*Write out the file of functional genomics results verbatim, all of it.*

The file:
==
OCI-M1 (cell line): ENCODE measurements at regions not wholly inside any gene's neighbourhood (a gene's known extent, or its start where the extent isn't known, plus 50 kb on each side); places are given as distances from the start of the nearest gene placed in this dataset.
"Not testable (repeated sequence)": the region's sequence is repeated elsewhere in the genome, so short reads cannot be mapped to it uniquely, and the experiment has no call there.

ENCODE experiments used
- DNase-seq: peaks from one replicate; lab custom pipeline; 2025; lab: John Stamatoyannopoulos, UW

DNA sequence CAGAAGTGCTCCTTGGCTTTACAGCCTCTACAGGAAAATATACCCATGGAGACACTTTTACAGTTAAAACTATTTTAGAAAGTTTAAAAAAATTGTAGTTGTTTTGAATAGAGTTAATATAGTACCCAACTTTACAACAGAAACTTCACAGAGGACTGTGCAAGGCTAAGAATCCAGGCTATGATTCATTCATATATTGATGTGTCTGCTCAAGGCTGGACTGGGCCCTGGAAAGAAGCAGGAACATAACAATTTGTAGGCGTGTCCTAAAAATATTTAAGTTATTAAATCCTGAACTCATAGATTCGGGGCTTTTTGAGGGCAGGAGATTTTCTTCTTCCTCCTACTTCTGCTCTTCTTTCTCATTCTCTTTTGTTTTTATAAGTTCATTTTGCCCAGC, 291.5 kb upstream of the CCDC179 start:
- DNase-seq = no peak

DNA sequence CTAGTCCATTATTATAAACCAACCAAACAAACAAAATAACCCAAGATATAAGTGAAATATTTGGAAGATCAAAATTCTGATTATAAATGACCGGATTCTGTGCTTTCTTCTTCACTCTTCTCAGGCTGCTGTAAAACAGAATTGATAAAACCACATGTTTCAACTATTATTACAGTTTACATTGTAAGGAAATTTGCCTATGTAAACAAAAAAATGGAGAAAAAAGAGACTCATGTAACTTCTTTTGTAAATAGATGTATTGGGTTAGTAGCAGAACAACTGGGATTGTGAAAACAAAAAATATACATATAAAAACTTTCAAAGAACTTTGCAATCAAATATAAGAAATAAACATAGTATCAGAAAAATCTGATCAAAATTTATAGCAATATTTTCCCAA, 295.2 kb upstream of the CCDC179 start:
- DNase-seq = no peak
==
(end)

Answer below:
OCI-M1 (cell line): ENCODE measurements at regions not wholly inside any gene's neighbourhood (a gene's known extent, or its start where the extent isn't known, plus 50 kb on each side); places are given as distances from the start of the nearest gene placed in this dataset.
"Not testable (repeated sequence)": the region's sequence is repeated elsewhere in the genome, so short reads cannot be mapped to it uniquely, and the experiment has no call there.

ENCODE experiments used
- DNase-seq: peaks from one replicate; lab custom pipeline; 2025; lab: John Stamatoyannopoulos, UW

DNA sequence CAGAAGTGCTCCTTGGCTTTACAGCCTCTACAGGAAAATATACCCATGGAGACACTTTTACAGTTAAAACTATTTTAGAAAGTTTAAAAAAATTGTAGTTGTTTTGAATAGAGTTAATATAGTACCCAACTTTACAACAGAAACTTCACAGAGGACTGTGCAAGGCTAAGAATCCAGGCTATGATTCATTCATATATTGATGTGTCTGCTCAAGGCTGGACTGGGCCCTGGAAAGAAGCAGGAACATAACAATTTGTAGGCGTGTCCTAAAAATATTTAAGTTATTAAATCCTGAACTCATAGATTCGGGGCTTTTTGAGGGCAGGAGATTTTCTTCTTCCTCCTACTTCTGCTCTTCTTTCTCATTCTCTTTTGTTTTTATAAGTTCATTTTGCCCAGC, 291.5 kb upstream of the CCDC179 start:
- DNase-seq = no peak

DNA sequence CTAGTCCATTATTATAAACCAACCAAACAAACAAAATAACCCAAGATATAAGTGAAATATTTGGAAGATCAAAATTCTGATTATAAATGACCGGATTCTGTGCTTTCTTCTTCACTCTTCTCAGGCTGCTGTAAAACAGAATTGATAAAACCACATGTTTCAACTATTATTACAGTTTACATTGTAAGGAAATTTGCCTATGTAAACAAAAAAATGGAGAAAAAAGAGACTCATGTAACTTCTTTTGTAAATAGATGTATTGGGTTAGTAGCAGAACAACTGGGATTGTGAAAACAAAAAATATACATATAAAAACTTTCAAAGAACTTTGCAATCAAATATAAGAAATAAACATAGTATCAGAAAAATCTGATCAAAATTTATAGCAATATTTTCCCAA, 295.2 kb upstream of the CCDC179 start:
- DNase-seq = no peak